Press "Enter" to skip to content

Reacting to future cuts

With impending changes to college personnel and curriculum, students and faculty are grasping for clarity in an unclear environment.

Because of vague reports from administration and faculty committee members regarding impending faculty cuts, many on campus are unaware of where they stand.

Marc Joseph, professor of philosophy, noted the problem with the current communication lines when he said, “We need to get a lot more open communication with the administration [to] see where problems lie, and see if we can come up with some compromises.”

These compromises are centered on possible cuts to faculty whose contracts will be up in December. Unfortunately, no decision has been made as to which departments will receive the cuts, although many in the modern languages and literature department believe that they will be hardest hit by cuts.

“There is an agreement among the faculty as to the revision of the general education requirement and that there be a 1 year language requirement in the undergraduate degree. So, while I do expect and my guess is that there will be cuts in the shorter term, I would expect that in the broader term that department [modern languages and literature] will be expanded,” said Joseph.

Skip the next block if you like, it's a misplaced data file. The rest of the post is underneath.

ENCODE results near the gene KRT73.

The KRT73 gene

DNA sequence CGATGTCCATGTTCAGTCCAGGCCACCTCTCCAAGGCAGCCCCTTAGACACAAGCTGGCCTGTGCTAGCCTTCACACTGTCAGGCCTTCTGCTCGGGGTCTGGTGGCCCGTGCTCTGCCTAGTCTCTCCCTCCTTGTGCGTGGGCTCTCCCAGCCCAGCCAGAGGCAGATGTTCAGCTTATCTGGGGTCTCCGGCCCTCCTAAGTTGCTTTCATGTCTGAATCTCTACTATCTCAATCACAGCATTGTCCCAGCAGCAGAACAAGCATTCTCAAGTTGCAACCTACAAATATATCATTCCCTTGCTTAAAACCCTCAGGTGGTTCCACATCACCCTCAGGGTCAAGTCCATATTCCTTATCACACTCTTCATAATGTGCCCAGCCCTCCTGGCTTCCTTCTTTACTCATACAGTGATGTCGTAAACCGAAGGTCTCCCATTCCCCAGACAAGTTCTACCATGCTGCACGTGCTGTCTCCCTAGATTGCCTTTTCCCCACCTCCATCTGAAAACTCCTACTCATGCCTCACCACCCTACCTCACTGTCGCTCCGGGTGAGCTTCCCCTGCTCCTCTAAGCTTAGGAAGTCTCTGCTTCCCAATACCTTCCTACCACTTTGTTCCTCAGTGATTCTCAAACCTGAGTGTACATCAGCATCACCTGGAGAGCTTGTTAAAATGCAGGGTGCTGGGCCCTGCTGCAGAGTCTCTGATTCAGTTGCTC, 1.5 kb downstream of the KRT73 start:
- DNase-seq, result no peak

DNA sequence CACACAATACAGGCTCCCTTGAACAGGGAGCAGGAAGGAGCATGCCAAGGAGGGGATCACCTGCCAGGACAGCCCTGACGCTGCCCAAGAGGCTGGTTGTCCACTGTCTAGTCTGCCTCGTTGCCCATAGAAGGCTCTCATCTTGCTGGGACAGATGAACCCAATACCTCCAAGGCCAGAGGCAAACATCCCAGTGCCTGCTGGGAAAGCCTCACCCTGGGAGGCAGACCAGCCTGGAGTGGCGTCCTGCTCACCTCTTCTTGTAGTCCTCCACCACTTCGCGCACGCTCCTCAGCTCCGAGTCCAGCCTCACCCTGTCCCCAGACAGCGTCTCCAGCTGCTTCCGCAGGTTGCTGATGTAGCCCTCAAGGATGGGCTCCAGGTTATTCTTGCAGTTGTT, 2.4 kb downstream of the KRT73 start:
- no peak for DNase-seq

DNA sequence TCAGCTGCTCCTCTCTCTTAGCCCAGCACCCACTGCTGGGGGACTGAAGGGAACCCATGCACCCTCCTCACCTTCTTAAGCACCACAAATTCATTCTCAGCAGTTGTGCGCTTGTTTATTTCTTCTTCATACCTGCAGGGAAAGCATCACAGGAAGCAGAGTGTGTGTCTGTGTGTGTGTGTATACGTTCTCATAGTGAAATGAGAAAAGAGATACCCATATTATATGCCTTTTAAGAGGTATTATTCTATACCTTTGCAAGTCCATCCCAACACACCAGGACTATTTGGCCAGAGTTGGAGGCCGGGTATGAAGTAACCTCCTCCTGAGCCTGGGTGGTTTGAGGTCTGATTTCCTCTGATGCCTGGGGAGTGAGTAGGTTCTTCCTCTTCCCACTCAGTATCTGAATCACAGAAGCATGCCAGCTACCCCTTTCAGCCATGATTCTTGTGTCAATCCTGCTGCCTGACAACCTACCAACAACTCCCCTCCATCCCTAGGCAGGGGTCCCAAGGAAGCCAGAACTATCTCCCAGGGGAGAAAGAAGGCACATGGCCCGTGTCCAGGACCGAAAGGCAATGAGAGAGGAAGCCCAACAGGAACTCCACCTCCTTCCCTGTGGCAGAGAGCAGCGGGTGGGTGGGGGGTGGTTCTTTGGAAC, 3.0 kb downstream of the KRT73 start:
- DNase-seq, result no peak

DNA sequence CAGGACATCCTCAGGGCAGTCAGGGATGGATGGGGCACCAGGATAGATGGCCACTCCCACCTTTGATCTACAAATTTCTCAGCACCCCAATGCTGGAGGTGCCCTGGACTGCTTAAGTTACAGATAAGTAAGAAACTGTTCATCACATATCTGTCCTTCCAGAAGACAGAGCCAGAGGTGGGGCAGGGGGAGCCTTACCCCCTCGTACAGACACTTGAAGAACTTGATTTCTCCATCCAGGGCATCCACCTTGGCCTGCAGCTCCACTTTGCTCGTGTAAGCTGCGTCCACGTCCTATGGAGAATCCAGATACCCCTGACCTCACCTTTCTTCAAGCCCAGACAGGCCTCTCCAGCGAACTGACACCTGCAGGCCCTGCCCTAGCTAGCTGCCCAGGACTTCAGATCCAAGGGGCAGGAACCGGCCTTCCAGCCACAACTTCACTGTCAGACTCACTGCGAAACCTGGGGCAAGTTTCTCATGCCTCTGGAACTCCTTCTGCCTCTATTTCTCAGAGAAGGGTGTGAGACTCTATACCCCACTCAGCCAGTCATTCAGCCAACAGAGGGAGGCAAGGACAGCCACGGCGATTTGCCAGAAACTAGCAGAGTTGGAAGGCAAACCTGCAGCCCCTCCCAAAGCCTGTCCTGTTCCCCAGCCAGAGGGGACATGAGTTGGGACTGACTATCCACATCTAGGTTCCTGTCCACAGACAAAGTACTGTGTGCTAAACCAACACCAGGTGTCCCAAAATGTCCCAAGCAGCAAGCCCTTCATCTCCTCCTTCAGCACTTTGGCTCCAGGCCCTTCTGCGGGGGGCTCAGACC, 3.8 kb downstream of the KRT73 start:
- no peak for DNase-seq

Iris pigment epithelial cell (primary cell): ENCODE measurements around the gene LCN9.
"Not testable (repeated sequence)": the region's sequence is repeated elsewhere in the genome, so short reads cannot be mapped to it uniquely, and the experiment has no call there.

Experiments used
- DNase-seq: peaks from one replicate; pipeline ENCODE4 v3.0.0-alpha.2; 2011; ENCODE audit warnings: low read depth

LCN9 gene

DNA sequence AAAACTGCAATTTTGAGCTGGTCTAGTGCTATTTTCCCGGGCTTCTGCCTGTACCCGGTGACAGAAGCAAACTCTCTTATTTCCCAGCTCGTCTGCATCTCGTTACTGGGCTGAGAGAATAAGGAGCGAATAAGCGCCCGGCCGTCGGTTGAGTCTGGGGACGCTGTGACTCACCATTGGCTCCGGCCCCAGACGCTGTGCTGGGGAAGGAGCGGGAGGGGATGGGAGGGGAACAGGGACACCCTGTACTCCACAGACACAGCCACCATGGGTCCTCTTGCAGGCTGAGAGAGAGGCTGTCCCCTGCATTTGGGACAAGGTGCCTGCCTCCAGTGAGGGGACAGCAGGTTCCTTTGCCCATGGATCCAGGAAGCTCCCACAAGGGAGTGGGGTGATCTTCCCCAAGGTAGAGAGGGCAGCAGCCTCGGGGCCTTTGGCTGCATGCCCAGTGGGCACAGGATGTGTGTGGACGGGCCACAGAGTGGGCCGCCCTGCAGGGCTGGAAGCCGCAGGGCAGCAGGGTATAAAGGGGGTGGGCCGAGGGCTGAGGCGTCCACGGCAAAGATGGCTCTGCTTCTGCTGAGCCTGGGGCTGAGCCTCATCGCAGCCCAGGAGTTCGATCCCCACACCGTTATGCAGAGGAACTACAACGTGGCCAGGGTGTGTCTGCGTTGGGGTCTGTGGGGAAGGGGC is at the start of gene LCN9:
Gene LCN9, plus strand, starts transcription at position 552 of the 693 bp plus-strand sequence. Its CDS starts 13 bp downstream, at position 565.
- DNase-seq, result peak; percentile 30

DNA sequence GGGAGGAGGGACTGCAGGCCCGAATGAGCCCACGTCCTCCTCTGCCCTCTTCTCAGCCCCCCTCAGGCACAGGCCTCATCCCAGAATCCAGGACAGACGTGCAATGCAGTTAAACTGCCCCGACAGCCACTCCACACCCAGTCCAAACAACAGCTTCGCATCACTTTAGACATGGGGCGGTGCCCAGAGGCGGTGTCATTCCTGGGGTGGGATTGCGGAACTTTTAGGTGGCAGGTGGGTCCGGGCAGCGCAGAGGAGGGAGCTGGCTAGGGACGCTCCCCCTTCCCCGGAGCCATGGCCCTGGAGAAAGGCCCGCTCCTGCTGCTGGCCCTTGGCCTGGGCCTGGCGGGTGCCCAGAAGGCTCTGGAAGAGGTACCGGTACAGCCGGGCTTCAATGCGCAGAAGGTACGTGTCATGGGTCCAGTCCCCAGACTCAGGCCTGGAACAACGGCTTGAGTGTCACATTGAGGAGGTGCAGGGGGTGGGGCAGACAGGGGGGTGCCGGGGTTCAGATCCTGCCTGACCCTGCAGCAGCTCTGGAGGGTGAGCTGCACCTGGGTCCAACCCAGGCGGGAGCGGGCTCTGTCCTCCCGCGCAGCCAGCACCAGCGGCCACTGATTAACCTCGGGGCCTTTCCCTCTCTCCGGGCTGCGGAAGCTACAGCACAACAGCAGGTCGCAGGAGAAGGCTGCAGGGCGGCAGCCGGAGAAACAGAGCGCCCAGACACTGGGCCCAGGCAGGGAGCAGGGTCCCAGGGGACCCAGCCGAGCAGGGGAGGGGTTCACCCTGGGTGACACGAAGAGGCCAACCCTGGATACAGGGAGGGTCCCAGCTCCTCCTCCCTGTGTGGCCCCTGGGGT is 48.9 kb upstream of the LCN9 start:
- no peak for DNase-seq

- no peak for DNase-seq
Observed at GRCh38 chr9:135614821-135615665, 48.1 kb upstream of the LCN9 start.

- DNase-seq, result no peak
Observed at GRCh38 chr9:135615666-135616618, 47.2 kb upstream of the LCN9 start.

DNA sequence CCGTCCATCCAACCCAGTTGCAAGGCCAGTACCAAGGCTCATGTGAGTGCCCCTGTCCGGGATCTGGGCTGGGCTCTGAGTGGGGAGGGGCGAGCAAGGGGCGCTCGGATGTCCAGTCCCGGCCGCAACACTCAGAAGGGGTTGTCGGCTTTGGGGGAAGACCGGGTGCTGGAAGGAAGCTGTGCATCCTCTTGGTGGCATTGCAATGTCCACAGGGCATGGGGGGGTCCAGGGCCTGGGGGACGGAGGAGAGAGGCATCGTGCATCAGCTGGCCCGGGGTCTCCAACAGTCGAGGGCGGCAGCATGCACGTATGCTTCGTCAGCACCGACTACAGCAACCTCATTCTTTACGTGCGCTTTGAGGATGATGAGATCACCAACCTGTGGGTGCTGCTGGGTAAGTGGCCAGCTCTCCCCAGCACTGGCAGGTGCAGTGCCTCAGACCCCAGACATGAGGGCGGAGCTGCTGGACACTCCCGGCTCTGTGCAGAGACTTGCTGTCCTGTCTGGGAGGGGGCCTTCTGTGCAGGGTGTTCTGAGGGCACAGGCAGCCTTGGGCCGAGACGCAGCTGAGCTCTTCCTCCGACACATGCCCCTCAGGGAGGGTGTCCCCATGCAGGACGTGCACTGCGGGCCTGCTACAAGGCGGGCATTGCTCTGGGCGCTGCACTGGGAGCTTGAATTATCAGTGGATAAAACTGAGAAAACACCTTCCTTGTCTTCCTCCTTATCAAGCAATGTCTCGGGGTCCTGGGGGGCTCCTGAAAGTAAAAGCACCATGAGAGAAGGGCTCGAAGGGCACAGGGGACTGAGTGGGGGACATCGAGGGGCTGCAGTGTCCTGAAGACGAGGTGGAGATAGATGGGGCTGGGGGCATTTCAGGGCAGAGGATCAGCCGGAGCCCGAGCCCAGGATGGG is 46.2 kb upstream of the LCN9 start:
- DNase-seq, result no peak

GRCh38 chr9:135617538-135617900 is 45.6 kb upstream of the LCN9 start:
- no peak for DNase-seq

Joseph said that although everything at this stage is preliminary, he is not worried about his department being affected by any cuts.

“Philosophy is a small program and all of us in the smaller departments are concerned. But I think that the college recognizes that we are essential to a Liberal Arts education.”

Kirsten Saxton, women’s studies professor, didn’t feel as positive about the situation, especially because she is one of the many professors at Mills who is on a teaching contract. “Everything is speculation. To me, everything is a rumor right now. So, I don’t even want to talk about it. I’m on a renewable contract; but even if I had tenure I wouldn’t want to comment.”

Melinda Micco, associate professor of ethnic studies and member of the faculty executive committee said she understood why both students and faculty are apprehensive right now. However, she said that no matter what changes the school makes, there will always be people who are affected.

“This is definitely an issue of concern and we can make changes but we have to work collaboratively. I did some of my greatest activism work as a student at UC Berkeley which is an even greater Bureaucracy,” she said.

Joseph added that although students have been very vocal, ultimately faculty may be most affected.

“I certainly would like to see input from students and I would guess that the president is too. Cuts will affect everybody, but it wouldn’t be quite true to say students will be affected most. The people who get the pink slips will,” he said.